Platelet interactions with plasma-polymerized ethylene oxide and N-vinyl-2-pyrrolidone films and linear poly(ethylene oxide) layer)

K. R. Kamath, G. S. Schuster, Frederick Rueggeberg, K. Park

Research output: Contribution to journalArticle

30 Citations (Scopus)

Abstract

Dimethyldichlorosilane (DDS)-treated glass (DDS-glass) was modified with either poly(ethylene oxide) (PEO) films or poly(N-vinyl-2-pyrrolidone) (PNVP) films by plasma polymerization. The thickness of the plasma polymerized films was varied between 40 and 700 nm. The results showed that the hydrophilic plasma polymerized PEO and PNVP films on DDS-glass did not prevent platelet adhesion and activation. The film thickness had only marginal influence on the prevention of platelet activation. In contrast, platelet adhesion was prevented on DDS-glass adsorbed with a PEO-containing block copolymer (Pluronic® F-108 surfactant) even at a calculated thickness of the PEO layer of less than 40 nm. This study shows that surface hydrophilization is not sufficient for prevention of platelet adhesion and activation. The contrasting results in platelet adhesion between cross-linked plasma polymers and linear PEO-containing block copolymers may be explained qualitatively by a steric repulsion mechanism that is achieved by the conformational freedom of the linear PEO chains interacting with water.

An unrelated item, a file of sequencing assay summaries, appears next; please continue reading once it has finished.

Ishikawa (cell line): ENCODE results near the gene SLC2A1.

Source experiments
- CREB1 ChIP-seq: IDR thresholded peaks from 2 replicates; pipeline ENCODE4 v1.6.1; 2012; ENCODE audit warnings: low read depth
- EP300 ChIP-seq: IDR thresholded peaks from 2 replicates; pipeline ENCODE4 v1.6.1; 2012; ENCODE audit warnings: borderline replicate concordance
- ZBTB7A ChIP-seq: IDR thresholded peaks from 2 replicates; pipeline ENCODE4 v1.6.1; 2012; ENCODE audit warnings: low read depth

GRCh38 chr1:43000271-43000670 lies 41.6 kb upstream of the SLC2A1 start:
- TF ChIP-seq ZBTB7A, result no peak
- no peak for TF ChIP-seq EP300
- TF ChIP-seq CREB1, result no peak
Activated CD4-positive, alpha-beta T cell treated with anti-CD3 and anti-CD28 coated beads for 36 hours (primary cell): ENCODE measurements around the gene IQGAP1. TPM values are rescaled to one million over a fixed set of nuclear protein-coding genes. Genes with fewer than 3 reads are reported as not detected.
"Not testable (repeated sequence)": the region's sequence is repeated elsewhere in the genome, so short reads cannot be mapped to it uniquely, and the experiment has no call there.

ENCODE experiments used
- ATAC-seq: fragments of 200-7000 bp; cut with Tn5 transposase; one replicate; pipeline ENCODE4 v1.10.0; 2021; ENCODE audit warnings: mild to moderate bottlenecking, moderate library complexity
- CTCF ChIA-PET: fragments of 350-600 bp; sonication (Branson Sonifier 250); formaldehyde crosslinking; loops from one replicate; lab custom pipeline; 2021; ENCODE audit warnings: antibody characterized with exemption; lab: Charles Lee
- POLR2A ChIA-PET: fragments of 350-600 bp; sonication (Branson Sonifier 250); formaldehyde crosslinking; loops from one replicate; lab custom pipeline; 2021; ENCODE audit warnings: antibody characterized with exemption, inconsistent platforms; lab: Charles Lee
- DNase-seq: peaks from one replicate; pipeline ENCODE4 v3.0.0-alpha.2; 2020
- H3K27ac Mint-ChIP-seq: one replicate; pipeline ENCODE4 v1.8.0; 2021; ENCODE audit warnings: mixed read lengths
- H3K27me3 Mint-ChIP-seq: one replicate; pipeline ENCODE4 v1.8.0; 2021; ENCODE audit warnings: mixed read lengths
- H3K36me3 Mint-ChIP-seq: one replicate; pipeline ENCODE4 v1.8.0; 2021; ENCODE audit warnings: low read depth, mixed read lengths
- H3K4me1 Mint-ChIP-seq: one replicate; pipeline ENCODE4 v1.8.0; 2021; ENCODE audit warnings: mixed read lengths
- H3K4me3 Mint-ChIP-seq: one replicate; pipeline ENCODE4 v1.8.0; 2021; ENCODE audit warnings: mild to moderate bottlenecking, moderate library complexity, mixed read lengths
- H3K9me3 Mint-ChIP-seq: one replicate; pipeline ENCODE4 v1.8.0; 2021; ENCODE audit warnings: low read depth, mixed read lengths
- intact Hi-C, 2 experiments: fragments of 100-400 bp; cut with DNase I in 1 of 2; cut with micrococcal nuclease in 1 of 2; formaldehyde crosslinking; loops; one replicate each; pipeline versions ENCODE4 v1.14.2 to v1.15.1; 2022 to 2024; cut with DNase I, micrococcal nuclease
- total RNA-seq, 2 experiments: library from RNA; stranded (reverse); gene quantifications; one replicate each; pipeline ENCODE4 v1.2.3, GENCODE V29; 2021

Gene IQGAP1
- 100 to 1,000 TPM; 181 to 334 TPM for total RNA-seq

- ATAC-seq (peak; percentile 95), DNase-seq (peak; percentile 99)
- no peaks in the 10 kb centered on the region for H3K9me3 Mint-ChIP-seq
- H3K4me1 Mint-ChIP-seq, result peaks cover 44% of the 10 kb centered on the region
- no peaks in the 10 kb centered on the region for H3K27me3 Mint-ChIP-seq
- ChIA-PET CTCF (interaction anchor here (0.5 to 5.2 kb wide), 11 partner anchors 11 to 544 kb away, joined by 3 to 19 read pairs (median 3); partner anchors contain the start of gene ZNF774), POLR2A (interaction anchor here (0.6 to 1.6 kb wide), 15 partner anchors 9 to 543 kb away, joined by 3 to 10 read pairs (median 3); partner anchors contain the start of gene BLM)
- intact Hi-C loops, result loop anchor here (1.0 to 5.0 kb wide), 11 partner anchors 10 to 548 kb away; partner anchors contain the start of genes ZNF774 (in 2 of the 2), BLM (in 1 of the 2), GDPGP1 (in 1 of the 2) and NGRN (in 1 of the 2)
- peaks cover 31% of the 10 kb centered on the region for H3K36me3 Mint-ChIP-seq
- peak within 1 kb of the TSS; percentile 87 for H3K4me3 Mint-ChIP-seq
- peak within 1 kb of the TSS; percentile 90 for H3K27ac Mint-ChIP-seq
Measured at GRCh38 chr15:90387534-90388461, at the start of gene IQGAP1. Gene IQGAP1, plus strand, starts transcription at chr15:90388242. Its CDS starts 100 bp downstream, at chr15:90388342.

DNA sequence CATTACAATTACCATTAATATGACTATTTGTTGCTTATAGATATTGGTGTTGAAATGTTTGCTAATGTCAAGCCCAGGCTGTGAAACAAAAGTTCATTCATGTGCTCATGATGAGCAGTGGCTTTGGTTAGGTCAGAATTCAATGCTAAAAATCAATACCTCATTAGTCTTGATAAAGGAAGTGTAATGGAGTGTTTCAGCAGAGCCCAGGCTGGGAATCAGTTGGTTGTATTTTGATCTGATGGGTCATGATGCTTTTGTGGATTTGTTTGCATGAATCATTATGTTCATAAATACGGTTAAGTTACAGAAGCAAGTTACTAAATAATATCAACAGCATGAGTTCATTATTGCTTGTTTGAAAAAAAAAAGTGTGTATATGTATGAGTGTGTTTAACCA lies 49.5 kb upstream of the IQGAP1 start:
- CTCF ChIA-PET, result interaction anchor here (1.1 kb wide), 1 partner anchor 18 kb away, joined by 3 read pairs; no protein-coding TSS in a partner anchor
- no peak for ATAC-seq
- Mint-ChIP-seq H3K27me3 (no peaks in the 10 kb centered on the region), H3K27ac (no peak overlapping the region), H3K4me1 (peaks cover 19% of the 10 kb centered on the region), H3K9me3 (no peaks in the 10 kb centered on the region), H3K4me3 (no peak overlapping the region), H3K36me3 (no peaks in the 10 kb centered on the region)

Original languageEnglish (US)
Pages (from-to)977-988
Number of pages12
JournalJournal of Biomaterials Science, Polymer Edition
Volume7
Issue number11
DOIs
StatePublished - Jan 1 1996

Fingerprint

Ethylene Oxide
Beam plasma interactions
Platelets
Polyethylene oxides
Platelet Activation
Ethylene
Blood Platelets
Glass
Plasmas
Oxides
Adhesion
Poloxamer
Chemical activation
Block copolymers
Surface-Active Agents
Polymerization
Polymers
Plasma polymerization
2-pyrrolidone
N-vinyl-2-pyrrolidinone

ASJC Scopus subject areas

  • Biophysics
  • Bioengineering
  • Biomaterials
  • Biomedical Engineering

Cite this

Platelet interactions with plasma-polymerized ethylene oxide and N-vinyl-2-pyrrolidone films and linear poly(ethylene oxide) layer). / Kamath, K. R.; Schuster, G. S.; Rueggeberg, Frederick; Park, K.

In: Journal of Biomaterials Science, Polymer Edition, Vol. 7, No. 11, 01.01.1996, p. 977-988.

Research output: Contribution to journalArticle

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AU - Park, K.

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AB - Dimethyldichlorosilane (DDS)-treated glass (DDS-glass) was modified with either poly(ethylene oxide) (PEO) films or poly(N-vinyl-2-pyrrolidone) (PNVP) films by plasma polymerization. The thickness of the plasma polymerized films was varied between 40 and 700 nm. The results showed that the hydrophilic plasma polymerized PEO and PNVP films on DDS-glass did not prevent platelet adhesion and activation. The film thickness had only marginal influence on the prevention of platelet activation. In contrast, platelet adhesion was prevented on DDS-glass adsorbed with a PEO-containing block copolymer (Pluronic® F-108 surfactant) even at a calculated thickness of the PEO layer of less than 40 nm. This study shows that surface hydrophilization is not sufficient for prevention of platelet adhesion and activation. The contrasting results in platelet adhesion between cross-linked plasma polymers and linear PEO-containing block copolymers may be explained qualitatively by a steric repulsion mechanism that is achieved by the conformational freedom of the linear PEO chains interacting with water.

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